The eventual goal of AI research is human level AI. As some expected and others did not, understanding intelligence well enough to write programs has proved difficult. For example, no existing program can learn any branch of science from textbooks on the Web. Consequently, most present AI research is aimed at much more limited goals and is committed to formalisms incapable of expressing many facts that even young children know. Basic research in AI needs to be evaluated according to whether it advances the goal of human level AI.
There are two main lines of approach to AI. One attempts to imitate, to varying extents, human neurophysiology. The other looks at the problems the world, including the world of other actors, presents to an intelligence trying to achieve goals or just to survive. This lecture concerns the second approach.
The key problem is representing common sense knowledge and reasoning. My approach since 1958 is to represent knowledges in suitable languages of mathematical logic and to use logical reasoning to infer strategies that achieve goals.
A major concept of this research is the common sense informatic situation in which the actor has limited information about the objects in its world and limited knowledge of the effects of actions and other events. Among the phenomena that must be represented are partially known physical objects and the beliefs and goals of other actors. This requires extensions to the standard languages of mathematical logic. The reasoning needed for human level intelligence includes reflexion principles (known to logicians) and non-monotonic reasoning, which logicians and philosophers are only beginning to study.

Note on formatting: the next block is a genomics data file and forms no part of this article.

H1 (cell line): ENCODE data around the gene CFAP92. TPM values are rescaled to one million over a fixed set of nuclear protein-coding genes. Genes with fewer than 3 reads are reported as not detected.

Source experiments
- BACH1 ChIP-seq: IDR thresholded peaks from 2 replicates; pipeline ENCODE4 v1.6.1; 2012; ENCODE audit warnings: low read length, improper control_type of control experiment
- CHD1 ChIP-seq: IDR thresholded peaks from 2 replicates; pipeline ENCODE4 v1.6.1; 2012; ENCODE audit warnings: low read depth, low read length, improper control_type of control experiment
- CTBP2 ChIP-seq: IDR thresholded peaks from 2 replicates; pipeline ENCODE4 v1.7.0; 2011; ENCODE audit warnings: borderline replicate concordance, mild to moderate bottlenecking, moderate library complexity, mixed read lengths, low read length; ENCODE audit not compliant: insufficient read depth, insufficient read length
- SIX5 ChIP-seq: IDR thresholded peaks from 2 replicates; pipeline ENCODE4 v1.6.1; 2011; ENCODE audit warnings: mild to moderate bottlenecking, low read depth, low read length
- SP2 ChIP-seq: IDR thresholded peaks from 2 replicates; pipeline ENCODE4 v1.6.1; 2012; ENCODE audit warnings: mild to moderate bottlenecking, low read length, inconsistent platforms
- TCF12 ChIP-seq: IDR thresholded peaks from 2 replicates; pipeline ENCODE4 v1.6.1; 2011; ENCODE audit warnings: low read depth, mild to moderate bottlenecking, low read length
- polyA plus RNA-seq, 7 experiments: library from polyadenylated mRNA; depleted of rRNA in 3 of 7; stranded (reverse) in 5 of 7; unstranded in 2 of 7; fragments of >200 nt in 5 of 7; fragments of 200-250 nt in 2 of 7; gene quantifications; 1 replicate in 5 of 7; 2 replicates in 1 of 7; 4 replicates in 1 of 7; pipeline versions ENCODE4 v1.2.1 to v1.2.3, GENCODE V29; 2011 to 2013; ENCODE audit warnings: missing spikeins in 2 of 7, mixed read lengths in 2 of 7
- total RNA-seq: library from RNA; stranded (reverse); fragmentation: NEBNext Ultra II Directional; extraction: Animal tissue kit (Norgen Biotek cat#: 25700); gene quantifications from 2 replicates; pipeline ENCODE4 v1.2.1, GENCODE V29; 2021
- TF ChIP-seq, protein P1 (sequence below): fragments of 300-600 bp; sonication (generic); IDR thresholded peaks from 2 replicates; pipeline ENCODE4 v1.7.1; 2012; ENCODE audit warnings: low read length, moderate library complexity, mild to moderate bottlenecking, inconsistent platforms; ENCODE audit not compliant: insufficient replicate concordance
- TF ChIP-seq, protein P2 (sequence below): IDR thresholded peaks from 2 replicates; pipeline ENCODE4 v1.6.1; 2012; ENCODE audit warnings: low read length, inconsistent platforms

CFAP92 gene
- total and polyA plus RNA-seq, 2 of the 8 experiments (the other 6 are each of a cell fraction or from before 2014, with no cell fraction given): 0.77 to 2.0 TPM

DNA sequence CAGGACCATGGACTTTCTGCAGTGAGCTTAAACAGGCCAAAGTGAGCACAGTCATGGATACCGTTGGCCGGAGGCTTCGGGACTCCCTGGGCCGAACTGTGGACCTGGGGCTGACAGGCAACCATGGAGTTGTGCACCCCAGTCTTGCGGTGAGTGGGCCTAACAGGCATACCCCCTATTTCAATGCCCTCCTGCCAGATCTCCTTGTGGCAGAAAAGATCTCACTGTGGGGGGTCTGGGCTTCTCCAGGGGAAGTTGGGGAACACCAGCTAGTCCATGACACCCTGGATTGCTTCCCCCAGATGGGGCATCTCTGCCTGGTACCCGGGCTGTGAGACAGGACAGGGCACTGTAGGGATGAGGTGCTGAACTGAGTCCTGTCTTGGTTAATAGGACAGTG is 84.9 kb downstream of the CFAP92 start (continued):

This lecture discusses a path to human level logical artificial intelligence and the conceptual obstacles to following it. It's like crossing the desert in an automated vehicle but much harder.
About the speaker:
John McCarthy is Professor Emeritus of Computer Science at Stanford
University. His research has included the Lisp programming language, the
concept of time-sharing computers, formalisms for proving that computer
programs meet their specifications, and logical AI. McCarthy published
the first article on logical AI and its application to common sense
in 1959. He proposed the situation calculus in 1963 and 1969 (with a
major extension in 2002), the circumscription method of non-monotonic
reasoning in 1977, 1980 and 1986 and formalisms for representing
individual concepts and propositions, and formalisms for the formal
representation of contexts.
McCarthy's articles, some originally published in obscure places, are all to be found on his web page www-formal.stanford.edu/jmc.
Computer Science Department
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